He told the room in Boston that no one can turn away from what is happening to the Palestinian people:

The cries of the innocent will haunt us forever if we stay silent.

“The cries will engender more retaliation and beget more violence and revenge. No child ever gave their consent for terrorist acts. No child should ever be punished for them.

“It is unconscionable that they are dying not just as a result of relentless bombing and destruction, but of hunger and thirst and from an absence of medical treatment and care.”

However, such hard-hitting language was omitted from the Ireland Funds speech last night, an event which attracts high-hitters in American business and power-brokers, such as former House Speaker Nancy Pelosi, and Senators and Congressman from both sides of the aisle in US politics.

It wasn’t just the Taoiseach that failed to hammer home the message when it came to Palestine. 

First Minister Michelle O’Neill, alongside deputy First Minister Emma Little-Pengelly made remarks at the gala.

The Sinn Fein and Democratic Unionist Party pairing took centre stage at the event on Wednesday evening and were strong in delivering a message that Northern Ireland is “open for business”. 

However, O’Neill made passing remarks about the Middle East, in a more understated manner than would be typical of Sinn Fein on the issue of Palestine back home.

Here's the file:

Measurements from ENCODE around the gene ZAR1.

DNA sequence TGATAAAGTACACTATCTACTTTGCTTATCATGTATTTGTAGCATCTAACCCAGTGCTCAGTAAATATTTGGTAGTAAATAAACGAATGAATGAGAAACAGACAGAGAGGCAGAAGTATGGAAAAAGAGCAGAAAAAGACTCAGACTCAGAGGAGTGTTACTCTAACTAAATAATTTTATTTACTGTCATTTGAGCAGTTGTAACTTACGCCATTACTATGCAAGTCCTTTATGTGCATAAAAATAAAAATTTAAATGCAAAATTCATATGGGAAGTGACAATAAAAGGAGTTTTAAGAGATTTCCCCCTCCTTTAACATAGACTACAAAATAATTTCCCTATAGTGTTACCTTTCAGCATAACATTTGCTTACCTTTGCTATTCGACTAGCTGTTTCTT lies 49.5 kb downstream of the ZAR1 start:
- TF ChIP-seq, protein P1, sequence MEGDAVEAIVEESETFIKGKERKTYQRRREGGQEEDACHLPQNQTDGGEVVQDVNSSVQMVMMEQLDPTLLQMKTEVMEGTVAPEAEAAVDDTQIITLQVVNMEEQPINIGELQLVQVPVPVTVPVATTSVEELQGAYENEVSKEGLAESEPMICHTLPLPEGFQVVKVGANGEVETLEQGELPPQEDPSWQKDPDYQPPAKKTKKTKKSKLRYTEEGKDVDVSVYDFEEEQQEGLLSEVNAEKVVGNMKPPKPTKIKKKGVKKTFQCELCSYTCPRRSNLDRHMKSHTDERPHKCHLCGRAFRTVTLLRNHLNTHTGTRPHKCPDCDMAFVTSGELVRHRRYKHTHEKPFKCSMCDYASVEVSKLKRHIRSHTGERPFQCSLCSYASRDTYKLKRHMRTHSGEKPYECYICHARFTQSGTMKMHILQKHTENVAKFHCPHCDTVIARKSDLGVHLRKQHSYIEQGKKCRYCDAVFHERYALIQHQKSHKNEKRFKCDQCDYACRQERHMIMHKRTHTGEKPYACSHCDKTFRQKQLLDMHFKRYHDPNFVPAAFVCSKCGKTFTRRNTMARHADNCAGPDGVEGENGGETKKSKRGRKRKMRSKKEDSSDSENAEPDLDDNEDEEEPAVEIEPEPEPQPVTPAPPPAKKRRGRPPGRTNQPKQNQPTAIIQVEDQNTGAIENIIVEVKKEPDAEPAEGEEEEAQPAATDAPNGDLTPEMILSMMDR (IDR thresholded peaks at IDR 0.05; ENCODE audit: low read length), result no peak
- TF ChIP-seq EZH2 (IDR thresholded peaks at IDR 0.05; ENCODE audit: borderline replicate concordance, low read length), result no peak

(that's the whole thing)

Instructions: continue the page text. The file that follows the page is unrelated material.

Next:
O’Neill said she enjoys the deep relationship she has with the US administration, adding:

I encourage that same constructive, critical partnership in terms of what is happening in the Middle East.

The omission of strong language on the issues at play, such as no reiterations of calls for a ceasefire, was clear to the travelling Irish media at the event last night.

How such comments might land with an audience filled with US politicians who belong to an administration which is directly supporting Israel, with one arm supplying weapons to the Israelis and with the other supplying aid to Gazans, was perhaps too unpredictable for both Varadkar and O’Neill. 

The Taoiseach’s delivery and use of language was miles apart from the Boston speech in the JFK Library on Monday evening, and one could argue that it was an opportunity lost. 


While both Varadkar and Sinn Féin leader Mary Lou McDonald stated prior to making the journey stateside this year that they would use the trip to advocate for the Palestinians, there was no hard-hitting uncomfortable truths mentioned, no powerful statements on the atrocities happening in Gaza said with any conviction.